Examine: Entry to inexperienced areas as a toddler enhance psychological well being as grownup – Information – The Day by day Information


Tip of the Week

Growing up around green spaces such as parks, forests and fields could lower the risk of adult mental health issues, says a study published recently in the journal Proceedings of the National Academy of Sciences.

Researchers at Aarhus University in Denmark studied satellite imagery combined with health and demographic data from a Danish citizen registry to isolate the effects of nature from other factors such as socioeconomic status.

They then compared the risk of developing 16 different mental health disorders (from alcoholism to schizophrenia) in adulthood with how much green space surrounded each residence.

Researchers found that growing up near vegetation is associated with a 15 percent to 55 percent lower risk of mental health disorders in adulthood.

Additionally, numerous other studies have found that green space contributes to healthy living in various ways. The nonprofit Project EverGreen lists some of these studies’ findings in its LifeStyle Benefit Fact Sheet found at https://projectevergreen.org/resources/lifestyle-benefits-of-green-spaces/.

It shows that green spaces can reduce stress, create a close-knit and safe community by providing areas for social interaction, and even reduce symptoms in children with ADHD.

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Family Movie Night

“Robin Hood”

Rated: PG-13

Length: 1 hr 56 mins

Synopsis: The action-adventure “Robin Hood” has Taron Egerton in the titular role as a war-hardened Crusader (alongside Jamie Foxx as his Moorish commander) who mounts an audacious revolt against the corrupt English crown.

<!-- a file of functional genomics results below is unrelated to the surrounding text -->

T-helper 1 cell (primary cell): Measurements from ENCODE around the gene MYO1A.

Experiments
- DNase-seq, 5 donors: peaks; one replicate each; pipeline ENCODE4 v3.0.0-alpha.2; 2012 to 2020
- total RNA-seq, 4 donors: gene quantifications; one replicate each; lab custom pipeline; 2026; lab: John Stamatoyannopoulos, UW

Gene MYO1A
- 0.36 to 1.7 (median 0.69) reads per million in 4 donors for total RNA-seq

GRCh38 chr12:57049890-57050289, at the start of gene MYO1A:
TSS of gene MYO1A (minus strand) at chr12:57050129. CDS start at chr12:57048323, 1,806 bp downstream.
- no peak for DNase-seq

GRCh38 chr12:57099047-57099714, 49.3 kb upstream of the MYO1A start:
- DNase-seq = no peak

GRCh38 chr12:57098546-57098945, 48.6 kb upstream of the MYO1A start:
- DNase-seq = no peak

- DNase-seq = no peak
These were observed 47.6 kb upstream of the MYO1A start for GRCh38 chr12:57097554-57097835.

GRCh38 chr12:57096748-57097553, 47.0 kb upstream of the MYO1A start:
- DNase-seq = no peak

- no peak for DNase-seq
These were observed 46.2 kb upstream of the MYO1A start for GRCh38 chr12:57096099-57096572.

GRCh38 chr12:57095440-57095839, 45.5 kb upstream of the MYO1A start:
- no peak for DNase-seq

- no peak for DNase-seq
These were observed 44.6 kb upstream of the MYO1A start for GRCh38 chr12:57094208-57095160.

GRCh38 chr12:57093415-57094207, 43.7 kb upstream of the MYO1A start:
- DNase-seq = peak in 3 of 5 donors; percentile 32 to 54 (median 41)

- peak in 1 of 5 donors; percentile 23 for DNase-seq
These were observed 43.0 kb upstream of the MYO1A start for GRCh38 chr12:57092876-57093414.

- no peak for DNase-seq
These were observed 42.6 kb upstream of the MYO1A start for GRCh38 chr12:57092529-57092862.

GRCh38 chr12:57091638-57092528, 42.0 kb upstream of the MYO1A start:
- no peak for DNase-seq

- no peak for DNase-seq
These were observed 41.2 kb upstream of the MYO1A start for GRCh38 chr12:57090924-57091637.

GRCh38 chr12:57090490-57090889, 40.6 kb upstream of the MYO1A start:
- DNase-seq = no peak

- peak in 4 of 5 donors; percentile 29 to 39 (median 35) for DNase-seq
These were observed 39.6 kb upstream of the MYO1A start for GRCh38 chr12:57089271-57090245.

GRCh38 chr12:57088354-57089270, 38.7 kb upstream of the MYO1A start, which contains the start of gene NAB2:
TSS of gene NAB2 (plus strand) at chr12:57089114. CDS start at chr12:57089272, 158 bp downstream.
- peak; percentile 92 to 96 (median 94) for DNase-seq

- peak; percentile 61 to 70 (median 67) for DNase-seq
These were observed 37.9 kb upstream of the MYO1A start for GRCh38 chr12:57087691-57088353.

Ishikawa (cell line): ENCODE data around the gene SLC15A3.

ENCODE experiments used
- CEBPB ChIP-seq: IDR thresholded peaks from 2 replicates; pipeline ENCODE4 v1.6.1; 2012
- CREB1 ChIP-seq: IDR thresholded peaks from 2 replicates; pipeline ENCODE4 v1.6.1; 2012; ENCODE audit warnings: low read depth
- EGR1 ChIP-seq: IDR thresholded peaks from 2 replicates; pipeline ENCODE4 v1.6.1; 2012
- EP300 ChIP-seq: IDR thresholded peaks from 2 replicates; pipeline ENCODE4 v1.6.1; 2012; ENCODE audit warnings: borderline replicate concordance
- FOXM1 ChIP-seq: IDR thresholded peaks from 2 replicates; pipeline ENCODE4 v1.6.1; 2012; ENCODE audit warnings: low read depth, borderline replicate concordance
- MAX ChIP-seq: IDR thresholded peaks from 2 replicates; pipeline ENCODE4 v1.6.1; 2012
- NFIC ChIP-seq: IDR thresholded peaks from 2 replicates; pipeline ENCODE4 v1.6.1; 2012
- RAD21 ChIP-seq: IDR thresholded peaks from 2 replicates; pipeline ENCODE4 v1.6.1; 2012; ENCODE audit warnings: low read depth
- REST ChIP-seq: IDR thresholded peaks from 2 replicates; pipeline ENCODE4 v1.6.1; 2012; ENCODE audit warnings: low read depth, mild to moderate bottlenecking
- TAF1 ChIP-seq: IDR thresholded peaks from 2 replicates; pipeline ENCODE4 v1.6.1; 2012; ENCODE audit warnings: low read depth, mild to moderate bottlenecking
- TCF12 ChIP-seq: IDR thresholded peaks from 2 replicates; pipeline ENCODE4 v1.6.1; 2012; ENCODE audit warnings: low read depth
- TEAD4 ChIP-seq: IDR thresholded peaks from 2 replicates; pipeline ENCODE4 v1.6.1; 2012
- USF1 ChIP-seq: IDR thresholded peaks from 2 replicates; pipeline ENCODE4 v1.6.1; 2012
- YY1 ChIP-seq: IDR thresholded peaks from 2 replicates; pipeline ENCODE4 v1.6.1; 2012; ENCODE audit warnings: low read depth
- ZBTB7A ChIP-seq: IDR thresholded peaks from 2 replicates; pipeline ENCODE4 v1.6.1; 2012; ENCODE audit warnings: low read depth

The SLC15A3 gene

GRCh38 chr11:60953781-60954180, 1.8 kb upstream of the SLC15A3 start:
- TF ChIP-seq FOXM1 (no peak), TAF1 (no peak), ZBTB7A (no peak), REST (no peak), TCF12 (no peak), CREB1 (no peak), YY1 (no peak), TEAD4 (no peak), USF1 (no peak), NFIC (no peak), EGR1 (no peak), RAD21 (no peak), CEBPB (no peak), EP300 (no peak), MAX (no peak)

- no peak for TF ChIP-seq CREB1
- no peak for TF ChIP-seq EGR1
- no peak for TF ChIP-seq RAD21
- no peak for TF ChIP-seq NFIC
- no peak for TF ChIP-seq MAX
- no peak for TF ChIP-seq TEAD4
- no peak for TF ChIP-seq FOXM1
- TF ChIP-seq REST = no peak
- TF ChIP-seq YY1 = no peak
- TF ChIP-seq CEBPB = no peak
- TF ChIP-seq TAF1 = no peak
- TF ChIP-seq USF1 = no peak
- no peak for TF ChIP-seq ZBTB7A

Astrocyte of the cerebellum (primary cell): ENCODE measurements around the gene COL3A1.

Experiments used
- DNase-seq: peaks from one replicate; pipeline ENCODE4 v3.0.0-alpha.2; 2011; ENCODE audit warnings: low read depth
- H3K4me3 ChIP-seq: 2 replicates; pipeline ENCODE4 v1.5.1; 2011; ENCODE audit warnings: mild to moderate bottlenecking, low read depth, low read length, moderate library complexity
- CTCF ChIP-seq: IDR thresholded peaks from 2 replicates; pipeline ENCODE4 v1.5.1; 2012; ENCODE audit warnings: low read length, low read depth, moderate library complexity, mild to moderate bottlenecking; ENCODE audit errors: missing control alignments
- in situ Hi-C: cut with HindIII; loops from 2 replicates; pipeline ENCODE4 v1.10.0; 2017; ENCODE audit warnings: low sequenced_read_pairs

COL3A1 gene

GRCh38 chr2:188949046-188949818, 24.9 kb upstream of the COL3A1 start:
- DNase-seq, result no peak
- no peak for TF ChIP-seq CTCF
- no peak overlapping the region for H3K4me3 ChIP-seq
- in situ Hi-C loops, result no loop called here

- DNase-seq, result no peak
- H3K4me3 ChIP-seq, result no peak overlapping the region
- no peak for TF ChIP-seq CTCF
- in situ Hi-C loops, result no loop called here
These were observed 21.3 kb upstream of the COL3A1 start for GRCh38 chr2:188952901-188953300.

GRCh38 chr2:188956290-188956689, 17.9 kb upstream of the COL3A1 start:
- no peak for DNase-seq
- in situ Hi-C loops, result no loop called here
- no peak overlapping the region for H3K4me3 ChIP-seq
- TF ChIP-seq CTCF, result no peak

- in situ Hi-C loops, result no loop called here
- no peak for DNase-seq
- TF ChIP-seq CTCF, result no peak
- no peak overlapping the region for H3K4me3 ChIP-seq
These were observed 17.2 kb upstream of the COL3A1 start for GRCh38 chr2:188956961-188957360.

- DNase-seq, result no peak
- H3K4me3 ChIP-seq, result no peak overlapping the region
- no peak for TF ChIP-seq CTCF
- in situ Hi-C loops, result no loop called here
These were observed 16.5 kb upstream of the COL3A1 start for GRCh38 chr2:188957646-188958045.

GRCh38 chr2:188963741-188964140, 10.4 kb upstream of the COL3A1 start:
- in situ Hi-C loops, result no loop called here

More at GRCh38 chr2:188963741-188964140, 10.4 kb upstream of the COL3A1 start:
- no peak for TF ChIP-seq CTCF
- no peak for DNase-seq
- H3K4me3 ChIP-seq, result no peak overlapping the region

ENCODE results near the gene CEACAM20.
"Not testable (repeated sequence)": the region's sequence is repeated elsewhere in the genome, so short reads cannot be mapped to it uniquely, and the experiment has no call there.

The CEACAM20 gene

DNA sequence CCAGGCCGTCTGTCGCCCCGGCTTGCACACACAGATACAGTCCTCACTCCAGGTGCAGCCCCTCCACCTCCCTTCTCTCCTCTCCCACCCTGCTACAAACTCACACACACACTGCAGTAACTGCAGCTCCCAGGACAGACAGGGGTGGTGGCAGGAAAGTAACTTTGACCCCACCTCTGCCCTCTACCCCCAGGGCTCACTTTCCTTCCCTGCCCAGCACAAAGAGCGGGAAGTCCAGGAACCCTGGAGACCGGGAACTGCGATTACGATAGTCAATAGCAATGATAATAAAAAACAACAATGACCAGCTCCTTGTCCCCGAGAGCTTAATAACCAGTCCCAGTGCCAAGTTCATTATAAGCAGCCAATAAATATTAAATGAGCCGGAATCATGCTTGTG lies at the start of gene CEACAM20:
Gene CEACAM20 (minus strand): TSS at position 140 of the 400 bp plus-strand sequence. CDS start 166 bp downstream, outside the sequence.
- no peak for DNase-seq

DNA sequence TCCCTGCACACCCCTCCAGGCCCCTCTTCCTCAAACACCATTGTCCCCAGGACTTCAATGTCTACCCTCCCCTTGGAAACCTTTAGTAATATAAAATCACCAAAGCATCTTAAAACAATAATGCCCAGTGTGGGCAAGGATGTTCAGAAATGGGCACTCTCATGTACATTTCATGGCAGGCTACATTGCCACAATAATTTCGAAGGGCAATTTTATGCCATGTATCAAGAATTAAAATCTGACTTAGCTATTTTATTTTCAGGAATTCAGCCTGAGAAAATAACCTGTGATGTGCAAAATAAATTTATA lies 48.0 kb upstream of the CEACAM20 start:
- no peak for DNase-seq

Book Report

“Good Night, Wind”

Ages: 4-8 years

Pages: 32

Synopsis: Winter Wind flies into a rage after searching unsuccessfully for a place to sleep until two children together help it find a resting place. Gentle language coupled with intricate photo-illustrations of collage dioramas tell this sweet story about empathy and friendship that is based on a Yiddish folktale.

— Holiday House


Did You Know

The last week of February is Eating Disorders Awareness and Screening Week. This year’s theme, chosen by the National Eating Disorders Association, is “Come As You Are.”

Traditionally eating disorders are associated with thin, white women and are seen as a lifestyle choice or decision. The 2019 awareness theme rejects this stereotype and send “a message to individuals at all stages of body acceptance and eating disorders recovery that their stories are valid.”

Back in October, the NEDA and the Binge Eating Disorder Association merged to improve access to services and support across the entire spectrum of these illnesses and unify the communities.

More than 20 million women and 10 million men have suffered from eating disorders at some point in their life and EDs have the highest mortality rate of any mental disorder, according to the NEDA.

Walks have been organized to bring awareness to the disease and more than 100 iconic landmarks in cities across the country will be lit up in NEDA’s signature blue and green colors throughout the week.

For more information, including a eating disorder screening tool for ages 13 and older, visit https://www.nationaleatingdisorders.org/

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